(e) there are any other circumstances such as to justify the defenednat’s action in the eyes of a reasonable person.
Art. 2040.- Interference with the liberty of another.- 1. Principle.
(1) A person commits an offence where, without due legal authority, he interferes with the liberty of another person, even for a short time, and prevents him from moving about as he is entitled to do.
(2) In such a case, an offence shall be deemed to have been committed notwithstanding that no injury is done to the plaintiff’s person.
(3) It shall be sufficient for the plaintiff to have been compelled to be have in a certain manner by the threat of a danger of which he could not be unaware.
Art. 2041.- 2. Lawful authority.
No offence shall be deemed to have been committed where the constraint has been imposed in a reasonable manner on a person in the legal custody of the defendant and for the purpose of enforcing the authority conferred upon the latter by law.
Art. 2042.- 3. Criminal offence.
(1) No offence shall be deemed to have been committed where the person who has interfered with the liberty of another had good reason to believe that the latter had committed a criminal offence.
(2) The person interfering with the liberty of another shall be liable in the case provided or in sub-art. (1) where he fails to hand over forthwith the person under his constraint to the police.
Art. 2043.- 4. Bail.
A person who has provided bail for another guaranteeing to the authorities that the latter will reside in a certain place, may lawfully interfere with the liberty of the person on bail where he has good reason to believe that he is preparing to abscond.
Art. 2044.-Defamatin.-1. Principle.
A person commits an offence where by his words, his writings or by any other means he acts in such a way as to make another living person detestable, contemptible or ridiculous and to jeopardize his credit, his reputation or his future.
Art. 2045.- 2. Absence of intent to injure.
(1) The intent to injure shall not be deemed to be an essential requirement for defamation.
(2) No defamation shall be deemed to have been committed where the author of the utterances or writings alleged to be defamatory had no intention of referring in such utterances or writings to any particular person.
(3) In such a case, the author of the utterances or writings shall be liable only where in the circumstances he ought reasonably to have foreseen that his words or writings would inflict injury on another.
Art. 2046.- 3. Matters of public interest.
(1) A person shall not be deemed to have committed an offence where he confined himself to expressing his opinion on matters of public interest, notwithstanding that such opinion inflicts injury on another by bringing him under public obloquy.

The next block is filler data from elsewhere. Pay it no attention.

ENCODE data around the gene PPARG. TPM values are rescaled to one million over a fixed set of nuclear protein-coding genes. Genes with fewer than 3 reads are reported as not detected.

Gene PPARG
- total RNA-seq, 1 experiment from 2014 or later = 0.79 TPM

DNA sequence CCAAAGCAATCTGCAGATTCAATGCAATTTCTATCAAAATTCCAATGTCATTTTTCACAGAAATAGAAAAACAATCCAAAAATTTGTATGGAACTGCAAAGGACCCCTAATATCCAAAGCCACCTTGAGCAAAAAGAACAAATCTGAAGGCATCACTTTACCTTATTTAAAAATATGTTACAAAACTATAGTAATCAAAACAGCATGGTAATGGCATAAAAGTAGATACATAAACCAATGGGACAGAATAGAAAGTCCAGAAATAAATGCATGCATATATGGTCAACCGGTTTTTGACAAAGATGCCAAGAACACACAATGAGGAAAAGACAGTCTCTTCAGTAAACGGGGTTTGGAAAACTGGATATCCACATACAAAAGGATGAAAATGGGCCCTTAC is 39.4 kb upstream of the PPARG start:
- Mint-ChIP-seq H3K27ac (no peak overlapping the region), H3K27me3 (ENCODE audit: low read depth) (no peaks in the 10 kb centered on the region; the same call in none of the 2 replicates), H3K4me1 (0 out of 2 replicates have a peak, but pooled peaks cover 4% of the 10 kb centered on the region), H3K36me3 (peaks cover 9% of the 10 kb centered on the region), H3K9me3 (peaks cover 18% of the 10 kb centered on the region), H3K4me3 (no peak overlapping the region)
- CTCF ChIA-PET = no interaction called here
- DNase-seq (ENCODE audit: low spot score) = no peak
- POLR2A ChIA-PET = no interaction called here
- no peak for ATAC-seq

(2) In this case, defamation shall not be deemed to have been committed unless the defendant has made against the plaintiff charges which to his certain knowledge are false.
Art. 2047.- 4. Truth of the alleged facts.
(1) No defamation shall be deemed to have been committed where the defendant adduces proof of the accuracy of his charges.
(2) In this case, he shall not be liable unless he had acted solely which intent to injure.
Art. 2048.- 5. Immunity.
(1) No liability shall be incurred in respect of utterances made in parliamentary debates or in the course of legal proceedings.
(2) A person who repeats such utterances in their exact form shall be liable only where he has acted solely with intent to injure.
Art. 2049.- 6. Justification.
(1) Where defamation is committed by way of publications, no liability shall be incurred where the defendant has acted without intent to injure and without gross negligence, provided that at the plaintiff’s request he publishes immediately a withdrawal and an apology.
(2) Where the defamation is committed by way of a periodical which appears at intervals of more than one week, the plaintiff may require the withdrawal and apology to be published immediately in a periodical of his choice.
(3) In other cases, the withdrawal and apology shall be published in the periodical in which the defamatory matter was published.
Art. 2050.- Injury to the rights of spouses.- 1. Principle.
(1) A person commits an offence where, knowing her to be married, he or she induces a woman to leave her husband against the husband’s will.
(2) A person commits an offence where, knowing him to be marred, he or she induces a married man to leave his wife against the wife’s will.
(3) A person commits an offence where he receives, harbours or detains a married woman against the will of her husband, in full knowledge of the husband’s opposition.
Art. 2051.- 2. Justification.
No offence shall be deemed to be committed in the case provided in Art. 2050 (3) where:
(a) the husband and wife have agreed to live party; or